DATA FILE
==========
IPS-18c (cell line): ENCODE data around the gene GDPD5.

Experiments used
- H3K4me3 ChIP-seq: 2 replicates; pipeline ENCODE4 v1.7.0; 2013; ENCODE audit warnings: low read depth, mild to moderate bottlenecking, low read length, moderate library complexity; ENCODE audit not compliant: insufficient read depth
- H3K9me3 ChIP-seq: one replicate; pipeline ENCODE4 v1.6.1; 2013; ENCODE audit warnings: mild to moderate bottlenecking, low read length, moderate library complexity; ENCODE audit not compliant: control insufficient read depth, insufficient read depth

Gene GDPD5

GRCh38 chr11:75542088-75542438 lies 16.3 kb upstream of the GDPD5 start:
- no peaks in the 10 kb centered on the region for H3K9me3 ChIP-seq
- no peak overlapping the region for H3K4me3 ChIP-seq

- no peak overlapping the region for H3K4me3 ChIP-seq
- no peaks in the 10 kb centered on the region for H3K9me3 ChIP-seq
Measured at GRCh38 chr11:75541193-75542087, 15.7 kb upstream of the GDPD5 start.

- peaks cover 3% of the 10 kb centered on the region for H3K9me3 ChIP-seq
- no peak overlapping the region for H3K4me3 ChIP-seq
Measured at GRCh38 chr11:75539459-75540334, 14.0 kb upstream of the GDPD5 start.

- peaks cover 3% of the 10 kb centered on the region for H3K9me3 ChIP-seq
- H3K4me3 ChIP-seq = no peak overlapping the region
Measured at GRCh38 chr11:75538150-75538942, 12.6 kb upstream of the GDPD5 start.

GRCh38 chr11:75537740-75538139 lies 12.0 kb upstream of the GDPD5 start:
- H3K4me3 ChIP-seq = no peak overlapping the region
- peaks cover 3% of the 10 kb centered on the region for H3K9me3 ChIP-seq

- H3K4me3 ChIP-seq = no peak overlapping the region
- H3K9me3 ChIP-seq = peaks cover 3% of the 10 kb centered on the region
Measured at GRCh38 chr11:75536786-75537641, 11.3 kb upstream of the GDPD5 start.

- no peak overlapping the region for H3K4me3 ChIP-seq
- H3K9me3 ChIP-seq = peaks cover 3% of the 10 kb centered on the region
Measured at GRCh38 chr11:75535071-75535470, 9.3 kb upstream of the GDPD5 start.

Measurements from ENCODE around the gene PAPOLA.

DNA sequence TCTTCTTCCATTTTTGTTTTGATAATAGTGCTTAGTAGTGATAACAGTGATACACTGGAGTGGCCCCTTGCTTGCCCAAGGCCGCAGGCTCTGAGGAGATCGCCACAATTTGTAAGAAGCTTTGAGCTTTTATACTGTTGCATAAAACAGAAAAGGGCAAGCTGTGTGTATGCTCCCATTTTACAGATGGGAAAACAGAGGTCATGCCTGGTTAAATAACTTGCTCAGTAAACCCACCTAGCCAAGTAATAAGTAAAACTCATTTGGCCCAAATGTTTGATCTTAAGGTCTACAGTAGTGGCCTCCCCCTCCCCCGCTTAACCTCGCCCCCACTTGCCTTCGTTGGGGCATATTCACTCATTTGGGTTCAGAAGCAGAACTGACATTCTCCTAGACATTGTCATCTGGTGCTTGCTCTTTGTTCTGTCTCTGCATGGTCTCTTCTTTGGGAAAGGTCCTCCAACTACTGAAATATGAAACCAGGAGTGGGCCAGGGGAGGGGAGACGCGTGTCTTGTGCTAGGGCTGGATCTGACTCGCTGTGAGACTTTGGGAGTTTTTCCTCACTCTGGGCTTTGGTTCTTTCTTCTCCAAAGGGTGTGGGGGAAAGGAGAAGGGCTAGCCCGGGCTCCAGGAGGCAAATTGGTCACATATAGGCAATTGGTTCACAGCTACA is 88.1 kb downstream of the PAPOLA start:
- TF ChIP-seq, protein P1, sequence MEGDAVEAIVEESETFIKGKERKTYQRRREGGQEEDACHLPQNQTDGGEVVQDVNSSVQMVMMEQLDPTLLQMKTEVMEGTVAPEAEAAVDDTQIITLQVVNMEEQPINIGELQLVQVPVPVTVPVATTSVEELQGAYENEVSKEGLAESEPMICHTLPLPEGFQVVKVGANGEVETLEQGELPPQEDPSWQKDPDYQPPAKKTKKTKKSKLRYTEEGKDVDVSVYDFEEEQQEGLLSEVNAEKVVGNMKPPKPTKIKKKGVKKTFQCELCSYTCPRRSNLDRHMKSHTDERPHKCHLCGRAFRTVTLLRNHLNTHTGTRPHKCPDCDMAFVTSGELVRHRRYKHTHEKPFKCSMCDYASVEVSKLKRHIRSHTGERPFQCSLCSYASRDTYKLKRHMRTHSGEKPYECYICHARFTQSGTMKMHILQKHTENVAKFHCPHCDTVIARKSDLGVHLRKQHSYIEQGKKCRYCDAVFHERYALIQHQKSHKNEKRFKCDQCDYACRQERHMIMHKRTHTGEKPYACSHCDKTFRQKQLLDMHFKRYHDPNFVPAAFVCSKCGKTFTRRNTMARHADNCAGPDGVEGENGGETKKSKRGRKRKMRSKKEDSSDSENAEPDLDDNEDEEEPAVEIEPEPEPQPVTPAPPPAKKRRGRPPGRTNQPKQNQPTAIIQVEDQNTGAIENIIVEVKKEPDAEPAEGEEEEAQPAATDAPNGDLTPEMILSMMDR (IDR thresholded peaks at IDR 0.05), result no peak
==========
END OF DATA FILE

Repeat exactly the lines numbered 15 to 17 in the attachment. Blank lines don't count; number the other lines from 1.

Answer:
- peaks cover 3% of the 10 kb centered on the region for H3K9me3 ChIP-seq
- H3K4me3 ChIP-seq = no peak overlapping the region
Measured at GRCh38 chr11:75538150-75538942, 12.6 kb upstream of the GDPD5 start.